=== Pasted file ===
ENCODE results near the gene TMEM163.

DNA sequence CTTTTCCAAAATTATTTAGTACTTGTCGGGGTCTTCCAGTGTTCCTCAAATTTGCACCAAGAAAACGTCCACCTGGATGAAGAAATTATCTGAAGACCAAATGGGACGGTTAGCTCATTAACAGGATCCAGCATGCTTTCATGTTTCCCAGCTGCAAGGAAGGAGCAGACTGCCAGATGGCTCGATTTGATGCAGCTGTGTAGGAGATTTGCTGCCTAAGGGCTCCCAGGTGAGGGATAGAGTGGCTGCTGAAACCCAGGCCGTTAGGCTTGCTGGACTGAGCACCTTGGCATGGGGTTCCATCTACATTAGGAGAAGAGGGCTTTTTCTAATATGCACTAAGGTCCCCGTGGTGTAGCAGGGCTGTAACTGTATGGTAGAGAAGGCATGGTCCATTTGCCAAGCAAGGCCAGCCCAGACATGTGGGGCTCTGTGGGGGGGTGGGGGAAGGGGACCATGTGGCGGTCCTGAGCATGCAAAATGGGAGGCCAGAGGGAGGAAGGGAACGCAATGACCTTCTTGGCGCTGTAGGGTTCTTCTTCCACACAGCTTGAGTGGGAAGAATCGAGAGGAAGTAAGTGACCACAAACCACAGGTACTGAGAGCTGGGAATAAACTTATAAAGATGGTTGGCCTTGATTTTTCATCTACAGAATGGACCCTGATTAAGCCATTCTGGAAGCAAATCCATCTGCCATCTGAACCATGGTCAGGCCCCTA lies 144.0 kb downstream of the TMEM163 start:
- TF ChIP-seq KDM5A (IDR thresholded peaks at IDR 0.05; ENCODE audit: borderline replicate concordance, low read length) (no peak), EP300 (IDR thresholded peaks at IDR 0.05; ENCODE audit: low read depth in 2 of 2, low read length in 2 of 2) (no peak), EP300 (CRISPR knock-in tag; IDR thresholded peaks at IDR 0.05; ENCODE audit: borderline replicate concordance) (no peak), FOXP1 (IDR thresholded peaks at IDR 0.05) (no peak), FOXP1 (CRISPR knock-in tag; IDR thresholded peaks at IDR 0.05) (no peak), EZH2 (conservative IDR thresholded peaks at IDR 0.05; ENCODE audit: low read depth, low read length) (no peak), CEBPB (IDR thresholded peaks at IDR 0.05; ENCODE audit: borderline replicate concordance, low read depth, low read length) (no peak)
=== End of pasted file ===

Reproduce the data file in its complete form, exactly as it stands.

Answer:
ENCODE results near the gene TMEM163.

DNA sequence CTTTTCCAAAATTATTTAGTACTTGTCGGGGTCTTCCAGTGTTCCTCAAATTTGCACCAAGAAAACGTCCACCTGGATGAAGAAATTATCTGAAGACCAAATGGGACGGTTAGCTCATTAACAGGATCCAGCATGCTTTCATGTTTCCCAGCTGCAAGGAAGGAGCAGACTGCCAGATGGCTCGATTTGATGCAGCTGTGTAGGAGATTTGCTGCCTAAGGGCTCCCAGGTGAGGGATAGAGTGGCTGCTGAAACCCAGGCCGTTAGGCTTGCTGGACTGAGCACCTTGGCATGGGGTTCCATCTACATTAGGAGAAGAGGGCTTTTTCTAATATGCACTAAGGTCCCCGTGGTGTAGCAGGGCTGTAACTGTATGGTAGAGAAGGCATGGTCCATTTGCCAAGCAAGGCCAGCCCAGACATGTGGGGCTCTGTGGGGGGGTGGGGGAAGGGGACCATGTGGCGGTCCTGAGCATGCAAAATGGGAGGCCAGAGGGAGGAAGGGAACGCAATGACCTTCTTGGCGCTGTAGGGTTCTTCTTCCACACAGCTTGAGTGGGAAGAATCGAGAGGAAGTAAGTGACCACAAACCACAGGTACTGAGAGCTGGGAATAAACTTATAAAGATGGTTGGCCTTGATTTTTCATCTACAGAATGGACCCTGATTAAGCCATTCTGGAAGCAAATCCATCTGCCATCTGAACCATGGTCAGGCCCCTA lies 144.0 kb downstream of the TMEM163 start:
- TF ChIP-seq KDM5A (IDR thresholded peaks at IDR 0.05; ENCODE audit: borderline replicate concordance, low read length) (no peak), EP300 (IDR thresholded peaks at IDR 0.05; ENCODE audit: low read depth in 2 of 2, low read length in 2 of 2) (no peak), EP300 (CRISPR knock-in tag; IDR thresholded peaks at IDR 0.05; ENCODE audit: borderline replicate concordance) (no peak), FOXP1 (IDR thresholded peaks at IDR 0.05) (no peak), FOXP1 (CRISPR knock-in tag; IDR thresholded peaks at IDR 0.05) (no peak), EZH2 (conservative IDR thresholded peaks at IDR 0.05; ENCODE audit: low read depth, low read length) (no peak), CEBPB (IDR thresholded peaks at IDR 0.05; ENCODE audit: borderline replicate concordance, low read depth, low read length) (no peak)